As Canary Wharf, we have an interesting position in that we are a developer and landlord, so we sit very closely with our buildings’ end-users and our tenants. While we can bang the drum [on sustainability] to our supply chain, we can’t do that to our tenants because they’re our paying customers. But we can, as custodians of the [Canary Wharf] estate, encourage tenants to get involved with common initiatives.

In my job interview, I was asked: ‘What’s the future of sustainability and your role?’ I said I’ll have embedded it so well, I won’t have a job. But I think there’s much still to be done.

Sustainability is now business as usual at the top end of the sector, but is the sector doing enough to improve the ones who aren’t engaged? Maybe not. Leadership isn’t just about how good you are, it’s about how good you make other people.

For so long now, [sustainability has been seen in] the ones who want to engage. But the ones who don’t want to engage need to be brought along, too.

If we don’t find a way to include those who don’t want to engage, we’re wasting our time, really.

Munish Datta head of FM and Plan A Marks   Spencer

Munish Datta head of FM and Plan A Marks Spencer

THE CLIENT: Munish Datta, head of Plan A and facilities management, property group, Marks & Spencer

Sustainability is much more mainstream than it was 10 years ago and is increasingly embedded in the industry, which is becoming more efficient and lean. That’s the default position that’s emerged, because there’s a lot of efficiency to be had by taking a more sustainable approach – and that means you can build a good commercial reason to do it.

Standard stuff like LED lighting or renewables are making commercial sense, which is making businesses more cost-effective. And this is particularly important when there are other headwinds.

There are two or three other things that suggest the industry has really progressed. Local efforts around planning have pushed the agenda, particularly at a city scale like London or within local boroughs, around new development in particular. And there’s been steady client demand. There’s a market maturity, too. The supply base that construction relies on has become better at providing sustainable options.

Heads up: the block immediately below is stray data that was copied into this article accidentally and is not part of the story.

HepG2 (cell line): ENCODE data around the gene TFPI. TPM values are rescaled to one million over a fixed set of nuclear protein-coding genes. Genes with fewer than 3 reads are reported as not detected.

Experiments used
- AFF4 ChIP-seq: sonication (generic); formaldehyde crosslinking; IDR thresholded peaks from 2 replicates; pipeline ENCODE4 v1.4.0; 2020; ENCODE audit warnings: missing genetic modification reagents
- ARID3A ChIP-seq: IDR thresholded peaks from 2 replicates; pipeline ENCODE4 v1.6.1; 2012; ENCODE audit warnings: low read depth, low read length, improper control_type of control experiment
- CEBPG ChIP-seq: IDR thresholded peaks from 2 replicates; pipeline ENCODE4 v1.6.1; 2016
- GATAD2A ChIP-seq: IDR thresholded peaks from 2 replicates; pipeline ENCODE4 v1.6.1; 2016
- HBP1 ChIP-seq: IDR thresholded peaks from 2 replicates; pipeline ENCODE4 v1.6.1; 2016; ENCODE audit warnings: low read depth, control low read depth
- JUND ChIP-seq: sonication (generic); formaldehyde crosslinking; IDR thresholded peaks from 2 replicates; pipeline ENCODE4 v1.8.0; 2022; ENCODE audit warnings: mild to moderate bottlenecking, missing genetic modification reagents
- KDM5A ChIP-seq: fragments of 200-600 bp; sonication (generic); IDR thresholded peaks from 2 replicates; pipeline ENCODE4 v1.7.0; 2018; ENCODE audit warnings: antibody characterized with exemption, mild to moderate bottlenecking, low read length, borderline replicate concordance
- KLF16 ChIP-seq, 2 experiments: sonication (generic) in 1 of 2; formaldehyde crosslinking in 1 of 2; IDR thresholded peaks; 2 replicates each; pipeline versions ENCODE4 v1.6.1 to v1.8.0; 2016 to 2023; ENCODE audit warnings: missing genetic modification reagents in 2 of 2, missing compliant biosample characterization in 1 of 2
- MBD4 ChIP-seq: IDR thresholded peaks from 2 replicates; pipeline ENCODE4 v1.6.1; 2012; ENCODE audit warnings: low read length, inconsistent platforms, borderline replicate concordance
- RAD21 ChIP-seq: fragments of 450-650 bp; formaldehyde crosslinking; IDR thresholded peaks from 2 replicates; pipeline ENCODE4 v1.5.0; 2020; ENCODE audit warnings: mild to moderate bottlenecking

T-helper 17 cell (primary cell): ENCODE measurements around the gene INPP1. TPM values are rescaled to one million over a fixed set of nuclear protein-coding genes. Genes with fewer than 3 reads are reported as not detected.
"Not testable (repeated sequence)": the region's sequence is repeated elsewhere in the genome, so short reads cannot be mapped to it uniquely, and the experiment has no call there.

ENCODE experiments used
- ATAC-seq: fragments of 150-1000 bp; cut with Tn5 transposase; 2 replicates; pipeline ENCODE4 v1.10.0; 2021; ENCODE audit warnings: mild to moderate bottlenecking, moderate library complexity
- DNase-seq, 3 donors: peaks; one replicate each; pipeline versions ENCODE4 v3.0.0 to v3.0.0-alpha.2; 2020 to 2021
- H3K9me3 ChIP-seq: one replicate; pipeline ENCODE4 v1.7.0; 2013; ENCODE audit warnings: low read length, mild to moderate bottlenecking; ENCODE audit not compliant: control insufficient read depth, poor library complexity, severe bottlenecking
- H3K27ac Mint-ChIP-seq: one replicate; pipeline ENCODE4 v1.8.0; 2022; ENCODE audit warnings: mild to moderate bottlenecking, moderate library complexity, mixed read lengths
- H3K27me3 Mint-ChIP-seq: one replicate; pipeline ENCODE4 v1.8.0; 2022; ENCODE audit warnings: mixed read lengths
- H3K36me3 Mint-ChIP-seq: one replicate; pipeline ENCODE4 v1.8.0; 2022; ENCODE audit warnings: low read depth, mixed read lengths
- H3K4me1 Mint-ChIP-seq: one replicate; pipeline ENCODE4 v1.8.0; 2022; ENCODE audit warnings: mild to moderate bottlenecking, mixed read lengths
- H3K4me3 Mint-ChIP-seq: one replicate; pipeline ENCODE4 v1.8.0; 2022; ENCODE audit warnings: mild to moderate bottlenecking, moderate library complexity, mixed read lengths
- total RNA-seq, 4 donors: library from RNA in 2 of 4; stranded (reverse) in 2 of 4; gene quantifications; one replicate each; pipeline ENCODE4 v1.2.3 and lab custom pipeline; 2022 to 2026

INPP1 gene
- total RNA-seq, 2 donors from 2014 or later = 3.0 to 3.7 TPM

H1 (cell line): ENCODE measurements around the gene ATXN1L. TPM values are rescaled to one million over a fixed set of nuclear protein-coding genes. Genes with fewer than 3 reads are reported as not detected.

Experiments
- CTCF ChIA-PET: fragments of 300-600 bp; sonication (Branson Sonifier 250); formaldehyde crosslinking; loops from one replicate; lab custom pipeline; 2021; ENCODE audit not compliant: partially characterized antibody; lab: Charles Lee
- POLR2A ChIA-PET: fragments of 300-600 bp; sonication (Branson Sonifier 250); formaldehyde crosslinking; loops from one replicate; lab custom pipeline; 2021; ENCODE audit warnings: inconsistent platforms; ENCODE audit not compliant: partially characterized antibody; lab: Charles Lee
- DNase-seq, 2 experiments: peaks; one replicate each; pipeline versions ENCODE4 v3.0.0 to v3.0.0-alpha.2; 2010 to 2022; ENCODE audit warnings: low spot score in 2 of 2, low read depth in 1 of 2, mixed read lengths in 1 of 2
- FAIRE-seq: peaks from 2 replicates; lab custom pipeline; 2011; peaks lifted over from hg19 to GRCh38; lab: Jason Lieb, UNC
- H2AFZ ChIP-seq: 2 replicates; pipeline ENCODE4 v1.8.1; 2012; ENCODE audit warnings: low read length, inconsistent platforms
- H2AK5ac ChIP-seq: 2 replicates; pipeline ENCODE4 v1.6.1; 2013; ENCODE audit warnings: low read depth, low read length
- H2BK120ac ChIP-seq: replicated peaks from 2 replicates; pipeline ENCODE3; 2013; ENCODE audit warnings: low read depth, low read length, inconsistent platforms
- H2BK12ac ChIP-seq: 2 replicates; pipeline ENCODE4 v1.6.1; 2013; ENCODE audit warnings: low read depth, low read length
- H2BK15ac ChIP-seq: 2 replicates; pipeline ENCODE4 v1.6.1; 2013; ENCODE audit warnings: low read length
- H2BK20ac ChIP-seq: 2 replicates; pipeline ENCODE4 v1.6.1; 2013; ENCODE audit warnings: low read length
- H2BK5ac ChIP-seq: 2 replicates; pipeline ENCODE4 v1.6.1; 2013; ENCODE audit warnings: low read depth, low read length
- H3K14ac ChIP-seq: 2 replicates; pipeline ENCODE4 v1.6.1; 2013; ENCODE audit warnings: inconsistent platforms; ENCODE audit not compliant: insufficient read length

“The use of technology to become smarter and more efficient has come on a lot in the last five years, with much more disruption still to come”

Landlords, certainly in the last 3-5 years, have come to the party, and in some cases are leading the industry. And there’s been recognition of buildings that are more sustainable – the Stirling Prize this year had a sustainability adviser to the jury.

Efficiency is a big driver for contractors. And things like BIM enable efficiency, as it allows you to predict much better how you’ll use materials before you get to site.

There are some emerging trends within the contractor base, too. They’re starting to recognise occupant impacts of [how you] design, build and operate, and the health, wellbeing and productivity angle is more important. And the use of technology to become smarter and more efficient has come on a lot in the last five years, with much more disruption still to come.

But there are obviously areas that it could be better.

I think social impacts of the industry and the people that work in it are just starting to be understood. When you look at modern slavery within the construction supply base there are some really significant risks – and it’s only in the last six months that construction has really started to wake up to some of the truths that are hidden in there

We still talk far too much about operational impacts and don’t really understand embodied impacts of carbon, water, waste, etc. The industry is very good at looking at the here and now, but it’s less good at looking up the value chain at the amount of energy that’s used to make materials that are being used on site.

“Standalone sustainability roles will not exist in 10 years’ time; they’ll be part and parcel of operational and strategic roles in businesses”

The industry is also still very focused on the short term and not the whole life of its assets – not just from a performance point of view, but from an occupant comfort and adaptability point of view.